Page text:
Preliminary Analysis of Medicare-for-All By Nicky Riordan
Amid the recent Republican failure to repeal and replace the Affordable Care Act (ACA) earlier this year, political analysts and progressive activists alike began discussing the feasibility of a Democratic push for a Medicare-for-All approach to fixing the healthcare system. That approach, championed over the years by Vermont Senator and former Presidential candidate Bernie Sanders, has now officially been embraced by one-third of Democratic Senators and sixty percent of House Democrats.
Sanders introduced a bill that would move the country to a universal, single-payer system mirroring Medicare and abolish the majority of the current private insurance system. A similar measure by Sanders introduced in 2013 did not attract a single co-sponsor, but the proposal unveiled last week included 16 high-profile co-sponsors such as Kamala Harris, Elizabeth Warren, and Cory Booker. Many of these names have already been floated as Democratic presidential candidates in 2020.
This new proposal is much more robust and bold than past attempts to move toward a single-payer healthcare system in the United States, most likely due to activist energy around the issue and a lack of consensus on the other side of the aisle. Indeed, a June Kaiser Family Foundation Health Tracking poll found that 53 percent of Americans now favor a single-payer system, and public opinion studies show that public support has risen over time.
Enrollment in the system would be automatic at birth or upon immigration to the U.S., simplifying the process to obtain coverage; and the benefit package is consistent with the mandated essential health benefits outlined in the ACA. Additionally, the bill prohibits cost-sharing of any kind for consumers, including the charging of deductibles, coinsurance, and copays; however, individuals would be responsible for the cost of prescription drugs capped at $200 annually.
Most notably, like with Medicare, the Department of Health and Human Services would be responsible under this law to negotiate prices for prescription drugs, devices, and equipment - an often contested element of government-run plans that proponents argue reduces costs in the long term. The bill also includes detailed implementation information based on the current healthcare system, including a transitional version of the public option for those in the marketplace.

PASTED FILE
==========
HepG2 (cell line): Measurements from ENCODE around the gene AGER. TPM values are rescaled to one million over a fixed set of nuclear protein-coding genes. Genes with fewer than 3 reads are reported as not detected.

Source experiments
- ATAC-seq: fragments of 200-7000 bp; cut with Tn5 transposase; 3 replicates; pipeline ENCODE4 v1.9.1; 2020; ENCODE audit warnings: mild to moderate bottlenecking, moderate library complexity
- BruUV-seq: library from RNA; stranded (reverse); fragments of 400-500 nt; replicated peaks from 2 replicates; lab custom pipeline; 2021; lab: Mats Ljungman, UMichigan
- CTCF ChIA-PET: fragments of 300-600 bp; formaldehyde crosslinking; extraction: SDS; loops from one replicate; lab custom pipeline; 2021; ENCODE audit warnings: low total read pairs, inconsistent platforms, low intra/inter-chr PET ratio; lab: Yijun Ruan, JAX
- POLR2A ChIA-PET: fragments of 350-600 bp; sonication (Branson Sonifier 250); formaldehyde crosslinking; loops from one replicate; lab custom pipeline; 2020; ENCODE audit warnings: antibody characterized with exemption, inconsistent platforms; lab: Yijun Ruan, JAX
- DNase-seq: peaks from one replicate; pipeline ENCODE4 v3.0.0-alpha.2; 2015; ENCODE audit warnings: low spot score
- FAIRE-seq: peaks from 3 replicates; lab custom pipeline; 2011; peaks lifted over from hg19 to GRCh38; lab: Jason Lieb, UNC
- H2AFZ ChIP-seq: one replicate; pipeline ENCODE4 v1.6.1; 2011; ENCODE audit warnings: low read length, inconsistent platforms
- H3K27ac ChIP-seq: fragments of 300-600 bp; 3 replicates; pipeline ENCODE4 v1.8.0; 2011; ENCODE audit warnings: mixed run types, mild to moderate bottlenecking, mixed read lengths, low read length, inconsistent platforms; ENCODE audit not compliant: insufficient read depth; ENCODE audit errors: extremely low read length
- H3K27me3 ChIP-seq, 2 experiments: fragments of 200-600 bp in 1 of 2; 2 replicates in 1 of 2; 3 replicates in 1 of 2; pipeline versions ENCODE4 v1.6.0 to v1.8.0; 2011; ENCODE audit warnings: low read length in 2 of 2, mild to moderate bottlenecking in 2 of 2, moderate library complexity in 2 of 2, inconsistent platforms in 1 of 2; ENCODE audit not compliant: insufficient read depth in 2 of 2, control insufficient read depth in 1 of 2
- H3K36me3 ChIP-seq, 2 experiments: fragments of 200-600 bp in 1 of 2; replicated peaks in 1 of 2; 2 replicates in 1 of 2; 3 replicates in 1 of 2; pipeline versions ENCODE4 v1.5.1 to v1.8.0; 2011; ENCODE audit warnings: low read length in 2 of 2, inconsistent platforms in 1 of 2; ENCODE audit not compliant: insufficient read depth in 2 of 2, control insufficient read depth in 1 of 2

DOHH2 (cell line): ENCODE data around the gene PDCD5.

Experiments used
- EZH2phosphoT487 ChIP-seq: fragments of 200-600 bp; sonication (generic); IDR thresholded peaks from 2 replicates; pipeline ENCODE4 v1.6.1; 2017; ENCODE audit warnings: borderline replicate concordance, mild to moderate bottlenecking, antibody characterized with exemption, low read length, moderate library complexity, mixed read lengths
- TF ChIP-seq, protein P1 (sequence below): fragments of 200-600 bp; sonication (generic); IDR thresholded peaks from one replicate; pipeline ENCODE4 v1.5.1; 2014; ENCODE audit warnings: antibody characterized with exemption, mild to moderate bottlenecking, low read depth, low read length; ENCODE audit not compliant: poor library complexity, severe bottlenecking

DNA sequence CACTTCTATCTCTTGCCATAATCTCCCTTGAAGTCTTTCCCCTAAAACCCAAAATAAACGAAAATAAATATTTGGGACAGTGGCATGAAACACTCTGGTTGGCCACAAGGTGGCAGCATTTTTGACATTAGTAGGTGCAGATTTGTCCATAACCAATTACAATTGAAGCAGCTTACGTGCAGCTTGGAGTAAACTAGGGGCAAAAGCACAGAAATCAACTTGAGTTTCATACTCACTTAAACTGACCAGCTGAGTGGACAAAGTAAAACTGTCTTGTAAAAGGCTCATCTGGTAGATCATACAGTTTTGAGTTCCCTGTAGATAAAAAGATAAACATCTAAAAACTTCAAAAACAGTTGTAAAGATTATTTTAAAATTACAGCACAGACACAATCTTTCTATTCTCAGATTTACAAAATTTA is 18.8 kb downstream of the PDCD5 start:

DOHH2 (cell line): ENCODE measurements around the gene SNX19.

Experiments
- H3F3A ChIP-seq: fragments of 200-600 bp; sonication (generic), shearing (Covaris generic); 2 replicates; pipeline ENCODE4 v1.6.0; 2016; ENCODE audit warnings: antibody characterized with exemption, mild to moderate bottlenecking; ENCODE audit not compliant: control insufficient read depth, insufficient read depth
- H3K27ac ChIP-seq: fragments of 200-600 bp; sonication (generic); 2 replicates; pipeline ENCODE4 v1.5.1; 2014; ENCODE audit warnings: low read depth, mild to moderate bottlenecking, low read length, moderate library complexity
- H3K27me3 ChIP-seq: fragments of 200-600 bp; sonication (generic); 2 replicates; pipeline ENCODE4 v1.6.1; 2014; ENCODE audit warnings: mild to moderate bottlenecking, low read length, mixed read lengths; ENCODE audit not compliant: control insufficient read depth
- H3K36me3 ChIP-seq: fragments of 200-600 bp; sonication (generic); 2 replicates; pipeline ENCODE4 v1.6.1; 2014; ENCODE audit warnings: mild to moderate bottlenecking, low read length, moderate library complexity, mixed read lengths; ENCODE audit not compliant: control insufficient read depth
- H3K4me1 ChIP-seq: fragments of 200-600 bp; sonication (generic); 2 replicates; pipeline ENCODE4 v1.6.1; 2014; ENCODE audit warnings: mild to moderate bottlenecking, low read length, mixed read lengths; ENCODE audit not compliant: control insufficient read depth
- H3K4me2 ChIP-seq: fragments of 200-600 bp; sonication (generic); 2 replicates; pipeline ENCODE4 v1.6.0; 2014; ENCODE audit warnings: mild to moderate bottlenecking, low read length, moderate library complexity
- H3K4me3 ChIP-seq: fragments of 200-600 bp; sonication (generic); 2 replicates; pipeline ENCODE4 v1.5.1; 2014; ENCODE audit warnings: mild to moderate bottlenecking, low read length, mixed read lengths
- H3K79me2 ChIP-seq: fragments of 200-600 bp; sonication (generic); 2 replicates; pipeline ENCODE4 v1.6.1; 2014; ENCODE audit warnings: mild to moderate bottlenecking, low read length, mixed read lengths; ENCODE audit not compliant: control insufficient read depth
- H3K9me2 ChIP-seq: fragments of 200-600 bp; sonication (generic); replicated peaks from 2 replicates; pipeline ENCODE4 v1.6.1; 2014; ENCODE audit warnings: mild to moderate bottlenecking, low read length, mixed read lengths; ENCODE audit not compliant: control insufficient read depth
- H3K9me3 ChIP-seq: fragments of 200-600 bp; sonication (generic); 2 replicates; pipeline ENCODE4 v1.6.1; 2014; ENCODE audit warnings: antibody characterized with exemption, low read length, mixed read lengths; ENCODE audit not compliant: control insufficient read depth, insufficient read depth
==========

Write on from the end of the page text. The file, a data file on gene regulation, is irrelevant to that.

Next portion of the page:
Following the introduction of the bill, Sanders released a white paper that laid out financing options for the proposal - details that were noticeably absent from the public roll-out. The details include unpopular ideas such as tax increases on employers and the public, but leans more heavily on raising taxes on the wealthy through estate tax reform and a more progressive tax structure targeting financial institutions. These proposals come as no surprise and fall clearly in line with Sanders’ 2016 populist approach to addressing income inequality more broadly.
Sanders and his Democratic supporters are under no illusion that the bill will pass under the current Congress, but it seems to be playing a role in the priming of candidates for a 2020 run. In the political vacuum created by the failure to repeal the ACA, lawmakers on both sides of the aisle are beginning to position themselves within clear camps: those who still wish for a clean repeal, those who see the need for a bipartisan compromise fix to the ACA, and those on the left who want to use this opportunity to finally push for the end goal they have always envisioned.
In the coming months, it will be important to keep an eye on public support for the policy and the division it causes within Democratic lawmakers, as this will likely signal the path forward for Democrats if they are able to regain power in 2018 or 2020.
Nicky Riordan (@nriordan120), Political Analyst, Utica College Center of Public Affairs and Election Research